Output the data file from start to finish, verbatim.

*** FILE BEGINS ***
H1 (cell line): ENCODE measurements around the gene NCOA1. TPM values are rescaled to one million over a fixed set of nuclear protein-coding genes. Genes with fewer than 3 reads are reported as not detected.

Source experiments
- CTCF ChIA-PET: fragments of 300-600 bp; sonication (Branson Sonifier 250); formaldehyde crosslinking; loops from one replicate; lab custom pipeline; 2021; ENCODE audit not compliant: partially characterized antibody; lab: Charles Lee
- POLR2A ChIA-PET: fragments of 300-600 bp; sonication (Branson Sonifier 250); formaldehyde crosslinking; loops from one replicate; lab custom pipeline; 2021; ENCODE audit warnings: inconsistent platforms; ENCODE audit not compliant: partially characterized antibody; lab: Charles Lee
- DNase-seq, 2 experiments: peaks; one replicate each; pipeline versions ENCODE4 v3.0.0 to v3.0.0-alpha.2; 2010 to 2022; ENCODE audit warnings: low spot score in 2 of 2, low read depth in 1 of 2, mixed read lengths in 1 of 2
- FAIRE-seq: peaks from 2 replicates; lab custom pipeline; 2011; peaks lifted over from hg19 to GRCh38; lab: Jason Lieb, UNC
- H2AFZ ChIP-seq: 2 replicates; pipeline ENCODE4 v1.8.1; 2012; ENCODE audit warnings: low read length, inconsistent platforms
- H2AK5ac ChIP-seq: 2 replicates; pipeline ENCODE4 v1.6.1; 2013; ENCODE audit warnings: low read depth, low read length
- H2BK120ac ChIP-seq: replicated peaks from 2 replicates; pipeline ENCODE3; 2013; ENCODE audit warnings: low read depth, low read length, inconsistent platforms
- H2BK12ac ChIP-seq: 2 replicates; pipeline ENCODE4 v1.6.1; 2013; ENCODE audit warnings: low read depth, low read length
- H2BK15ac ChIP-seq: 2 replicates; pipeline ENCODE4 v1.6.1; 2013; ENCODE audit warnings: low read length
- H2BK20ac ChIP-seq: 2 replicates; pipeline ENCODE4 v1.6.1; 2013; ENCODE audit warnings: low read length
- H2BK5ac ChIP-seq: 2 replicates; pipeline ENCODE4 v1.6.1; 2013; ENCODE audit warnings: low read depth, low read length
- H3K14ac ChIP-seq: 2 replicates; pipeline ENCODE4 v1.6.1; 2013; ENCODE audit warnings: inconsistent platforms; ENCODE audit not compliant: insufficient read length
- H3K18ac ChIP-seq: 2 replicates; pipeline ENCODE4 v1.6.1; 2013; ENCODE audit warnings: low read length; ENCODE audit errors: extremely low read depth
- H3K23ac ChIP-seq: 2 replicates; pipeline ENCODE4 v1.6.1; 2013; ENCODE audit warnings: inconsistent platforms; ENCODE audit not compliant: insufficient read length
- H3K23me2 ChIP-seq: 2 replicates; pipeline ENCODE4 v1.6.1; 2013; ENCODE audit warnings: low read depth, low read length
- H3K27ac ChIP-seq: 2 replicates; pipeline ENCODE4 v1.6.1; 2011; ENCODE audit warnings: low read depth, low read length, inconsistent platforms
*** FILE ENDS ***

H1 (cell line): ENCODE measurements around the gene NCOA1. TPM values are rescaled to one million over a fixed set of nuclear protein-coding genes. Genes with fewer than 3 reads are reported as not detected.

Source experiments
- CTCF ChIA-PET: fragments of 300-600 bp; sonication (Branson Sonifier 250); formaldehyde crosslinking; loops from one replicate; lab custom pipeline; 2021; ENCODE audit not compliant: partially characterized antibody; lab: Charles Lee
- POLR2A ChIA-PET: fragments of 300-600 bp; sonication (Branson Sonifier 250); formaldehyde crosslinking; loops from one replicate; lab custom pipeline; 2021; ENCODE audit warnings: inconsistent platforms; ENCODE audit not compliant: partially characterized antibody; lab: Charles Lee
- DNase-seq, 2 experiments: peaks; one replicate each; pipeline versions ENCODE4 v3.0.0 to v3.0.0-alpha.2; 2010 to 2022; ENCODE audit warnings: low spot score in 2 of 2, low read depth in 1 of 2, mixed read lengths in 1 of 2
- FAIRE-seq: peaks from 2 replicates; lab custom pipeline; 2011; peaks lifted over from hg19 to GRCh38; lab: Jason Lieb, UNC
- H2AFZ ChIP-seq: 2 replicates; pipeline ENCODE4 v1.8.1; 2012; ENCODE audit warnings: low read length, inconsistent platforms
- H2AK5ac ChIP-seq: 2 replicates; pipeline ENCODE4 v1.6.1; 2013; ENCODE audit warnings: low read depth, low read length
- H2BK120ac ChIP-seq: replicated peaks from 2 replicates; pipeline ENCODE3; 2013; ENCODE audit warnings: low read depth, low read length, inconsistent platforms
- H2BK12ac ChIP-seq: 2 replicates; pipeline ENCODE4 v1.6.1; 2013; ENCODE audit warnings: low read depth, low read length
- H2BK15ac ChIP-seq: 2 replicates; pipeline ENCODE4 v1.6.1; 2013; ENCODE audit warnings: low read length
- H2BK20ac ChIP-seq: 2 replicates; pipeline ENCODE4 v1.6.1; 2013; ENCODE audit warnings: low read length
- H2BK5ac ChIP-seq: 2 replicates; pipeline ENCODE4 v1.6.1; 2013; ENCODE audit warnings: low read depth, low read length
- H3K14ac ChIP-seq: 2 replicates; pipeline ENCODE4 v1.6.1; 2013; ENCODE audit warnings: inconsistent platforms; ENCODE audit not compliant: insufficient read length
- H3K18ac ChIP-seq: 2 replicates; pipeline ENCODE4 v1.6.1; 2013; ENCODE audit warnings: low read length; ENCODE audit errors: extremely low read depth
- H3K23ac ChIP-seq: 2 replicates; pipeline ENCODE4 v1.6.1; 2013; ENCODE audit warnings: inconsistent platforms; ENCODE audit not compliant: insufficient read length
- H3K23me2 ChIP-seq: 2 replicates; pipeline ENCODE4 v1.6.1; 2013; ENCODE audit warnings: low read depth, low read length
- H3K27ac ChIP-seq: 2 replicates; pipeline ENCODE4 v1.6.1; 2011; ENCODE audit warnings: low read depth, low read length, inconsistent platforms